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Alita: Battle Angel ★★

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Speculative sci-fi is a genre built upon a foundation of human curiosity; it’s a genre that asks questions such as “Where are we going?”, “What could that technology look like in a few hundred years?”, and “Are we alone in the universe?”. Good speculative science fiction offers us a fresh lens with which to contextualise our lives. Unfortunately, the only question one finds themselves asking whilst watching Alita: Battle Angel is “Who the hell is this for?

Taking place in the 26th Century, director Robert Rodriguez’s film follows as Dr. Dyson Ido (Christoph Waltz) discovers the remains of a cyborg in the scrapheaps of Iron City, below the floating metropolis Zalem. After rebuilding her, the newly-christened Alita (Rose Salazar) awakens with no memory of her past life, and sets out to discover who she really is. Along the way she’ll cross paths with cybernetic bounty hunters, cruel gangsters, and the players of a high-tech sport known as Motorball.

Trying to summarise the events of Alita: Battle Angel is a Herculean task – the film, a hodgepodge adaptation of the first four volumes of Yukito Kishiro’s 1990 manga Gunnm, is aggressively schizophrenic. Stumbling wildly from set-piece to set-piece, genre to genre (there’s vastly more sports movie in here than you’d expect from the trailers), its almost respectably earnest in its gleeful devotion to being utterly pants. Too often Alita feels like half-watching someone play an obscure Japanese video game from the mid-2000s on Easy Mode; all bombastic action and overwrought dialogue.


To its credit, the world-building and art design on display are both tremendous; a collaboration between Avatar’s James Cameron and Rodriguez, this is a fully-realised vision of the future, with impressive visual storytelling that totally immerses you in its post-apocalyptic dystopia. But all of those gorgeous visuals are then all the more troubling, wasted as they are on the most trite, bland, and predictable story this side of an episode of the Mighty Morphin’ Power Rangers.

The beautiful, physical props and sets are also in service of what is, essentially, a glorified tech-demo. Make no mistake, Alita’s initial cyborg body is a wonder of digital wizardry; the ornate, semi-translucent pearlescent prosthesis feeling like a tangible, integrated facet of her world. But her face. Oh god, her face. It never stops being unsettling, a soon-to-be fixture of university lecture halls looking to explain the concept of the ‘uncanny valley’. Meanwhile, the floating heads of other mo-capped actors (notably Deadpool’s Ed Skrein as the ‘Hunter Warrior’ Zapan and Caspar Van Dien’s brute Amok) don’t fare much better, with the cyborgs often resembling their own plastic Funko bobbleheads. The film is slavishly devoted to its own rules, though, and even the technological monsters of the Motorball track each have their own visible human features – never once looking natural, or any less like they’ve simply had their faces slapped on to the crotch of a Michael Bay Transformer.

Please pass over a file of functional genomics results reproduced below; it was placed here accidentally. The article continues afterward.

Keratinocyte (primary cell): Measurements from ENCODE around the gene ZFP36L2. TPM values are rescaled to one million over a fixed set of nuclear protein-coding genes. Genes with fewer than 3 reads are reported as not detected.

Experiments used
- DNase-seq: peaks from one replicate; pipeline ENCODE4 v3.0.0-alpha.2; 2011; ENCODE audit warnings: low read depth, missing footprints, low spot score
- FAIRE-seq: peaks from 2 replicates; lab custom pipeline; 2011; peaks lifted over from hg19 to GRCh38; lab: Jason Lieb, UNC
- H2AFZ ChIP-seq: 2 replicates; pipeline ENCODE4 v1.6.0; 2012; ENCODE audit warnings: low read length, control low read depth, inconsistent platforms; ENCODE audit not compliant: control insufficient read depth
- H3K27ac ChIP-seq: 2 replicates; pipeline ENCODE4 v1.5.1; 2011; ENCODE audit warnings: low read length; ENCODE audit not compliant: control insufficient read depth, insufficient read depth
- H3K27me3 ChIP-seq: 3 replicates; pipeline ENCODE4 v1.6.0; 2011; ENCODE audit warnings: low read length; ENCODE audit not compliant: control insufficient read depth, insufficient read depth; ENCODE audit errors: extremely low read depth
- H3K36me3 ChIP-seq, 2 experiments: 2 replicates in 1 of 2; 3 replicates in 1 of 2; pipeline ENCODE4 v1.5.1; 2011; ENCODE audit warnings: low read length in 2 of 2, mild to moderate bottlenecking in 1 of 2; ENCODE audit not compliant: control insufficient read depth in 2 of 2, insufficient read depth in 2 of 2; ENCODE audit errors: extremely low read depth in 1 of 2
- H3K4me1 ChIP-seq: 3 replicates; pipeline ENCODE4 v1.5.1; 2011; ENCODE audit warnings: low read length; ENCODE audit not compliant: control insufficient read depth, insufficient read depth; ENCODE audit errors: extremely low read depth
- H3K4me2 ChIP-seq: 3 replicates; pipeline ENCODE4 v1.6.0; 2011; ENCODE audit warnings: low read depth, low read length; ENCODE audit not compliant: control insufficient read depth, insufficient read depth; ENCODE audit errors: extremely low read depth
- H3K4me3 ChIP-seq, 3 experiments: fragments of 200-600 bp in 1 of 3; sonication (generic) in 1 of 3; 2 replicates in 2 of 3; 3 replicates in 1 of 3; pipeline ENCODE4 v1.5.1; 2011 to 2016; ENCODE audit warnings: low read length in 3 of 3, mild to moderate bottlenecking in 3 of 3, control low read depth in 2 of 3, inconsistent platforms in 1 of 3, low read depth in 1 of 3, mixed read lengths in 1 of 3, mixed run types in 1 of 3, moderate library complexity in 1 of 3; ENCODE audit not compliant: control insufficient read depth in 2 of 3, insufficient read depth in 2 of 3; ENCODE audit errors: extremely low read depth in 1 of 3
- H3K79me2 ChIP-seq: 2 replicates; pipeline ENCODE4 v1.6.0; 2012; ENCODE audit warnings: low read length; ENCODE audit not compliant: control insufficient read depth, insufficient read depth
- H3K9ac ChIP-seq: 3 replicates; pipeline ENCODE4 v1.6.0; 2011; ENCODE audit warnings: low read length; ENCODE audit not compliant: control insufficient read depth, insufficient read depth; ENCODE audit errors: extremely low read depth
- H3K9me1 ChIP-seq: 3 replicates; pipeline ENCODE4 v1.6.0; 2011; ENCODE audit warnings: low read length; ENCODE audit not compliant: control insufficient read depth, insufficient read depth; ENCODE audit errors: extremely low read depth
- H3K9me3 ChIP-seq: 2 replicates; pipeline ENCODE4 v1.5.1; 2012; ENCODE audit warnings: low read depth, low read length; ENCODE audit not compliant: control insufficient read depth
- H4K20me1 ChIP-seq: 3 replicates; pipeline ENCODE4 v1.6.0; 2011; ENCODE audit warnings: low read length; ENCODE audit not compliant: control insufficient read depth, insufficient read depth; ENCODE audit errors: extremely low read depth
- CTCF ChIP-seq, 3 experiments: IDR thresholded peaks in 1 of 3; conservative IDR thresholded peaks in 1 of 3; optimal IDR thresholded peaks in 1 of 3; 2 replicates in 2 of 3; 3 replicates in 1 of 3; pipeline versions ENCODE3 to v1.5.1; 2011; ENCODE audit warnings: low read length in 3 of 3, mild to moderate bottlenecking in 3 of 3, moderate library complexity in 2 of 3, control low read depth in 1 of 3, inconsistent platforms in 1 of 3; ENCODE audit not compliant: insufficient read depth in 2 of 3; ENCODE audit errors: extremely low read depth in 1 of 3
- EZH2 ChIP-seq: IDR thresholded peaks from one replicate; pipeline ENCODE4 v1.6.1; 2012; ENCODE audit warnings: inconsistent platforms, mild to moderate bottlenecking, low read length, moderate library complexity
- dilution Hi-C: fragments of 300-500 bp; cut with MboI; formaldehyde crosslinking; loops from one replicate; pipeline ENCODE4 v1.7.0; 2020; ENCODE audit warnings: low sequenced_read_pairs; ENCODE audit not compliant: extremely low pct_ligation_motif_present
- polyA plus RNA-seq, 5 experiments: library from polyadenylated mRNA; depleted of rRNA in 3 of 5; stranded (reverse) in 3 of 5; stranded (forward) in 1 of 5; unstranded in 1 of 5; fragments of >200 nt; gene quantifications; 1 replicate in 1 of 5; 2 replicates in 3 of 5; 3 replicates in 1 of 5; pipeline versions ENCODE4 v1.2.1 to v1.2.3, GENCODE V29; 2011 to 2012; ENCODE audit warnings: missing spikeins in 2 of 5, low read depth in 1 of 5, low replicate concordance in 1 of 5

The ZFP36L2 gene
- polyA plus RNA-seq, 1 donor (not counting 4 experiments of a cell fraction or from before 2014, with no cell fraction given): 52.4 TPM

These elements aren’t just unnerving, though. They act as a very real visual metaphor for the entire movie – somehow both over-designed and staggeringly generic, and perpetually looking overwhelmingly fake. And in a feature so devoted to the idea of style and spectacle over character and story, that fakery is the uneven foundation that topples the entire production.


Waltz does his damnedest to bring some heart and emotion to the proceedings, but even his dulcet tones cannot make the title ‘Hunter Warrior’ sound any less like a silly, literal translation from another language. Salazar is buried under miles of distracting CG, but even without it her performance (seemingly striving for wide-eyed – pun not intended – youthful exuberance) is so hammy it’d be served in a Wetherspoons with a pile of chips and a slice of pineapple. Mahershala Ali and Jennifer Connelly each mumble their way through a pay cheque, and the less said about Keean Johnson’s cheese-filled love-interest Hugo, the better. Even Junkie XL is squandered on the score, his usual level of techno-orchestral grandiosity conspicuously-absent.

Not bad enough to be an entertaining ironic watch, and not good enough to waste the indulgent-feeling two-hour run time on, Alita: Battle Angel is like watching Real Steel fronted by one of the kids from Polar Express, and with every ounce of joy inherent in that phrase sandblasted away until all that remains is the blandest, safest product possible.

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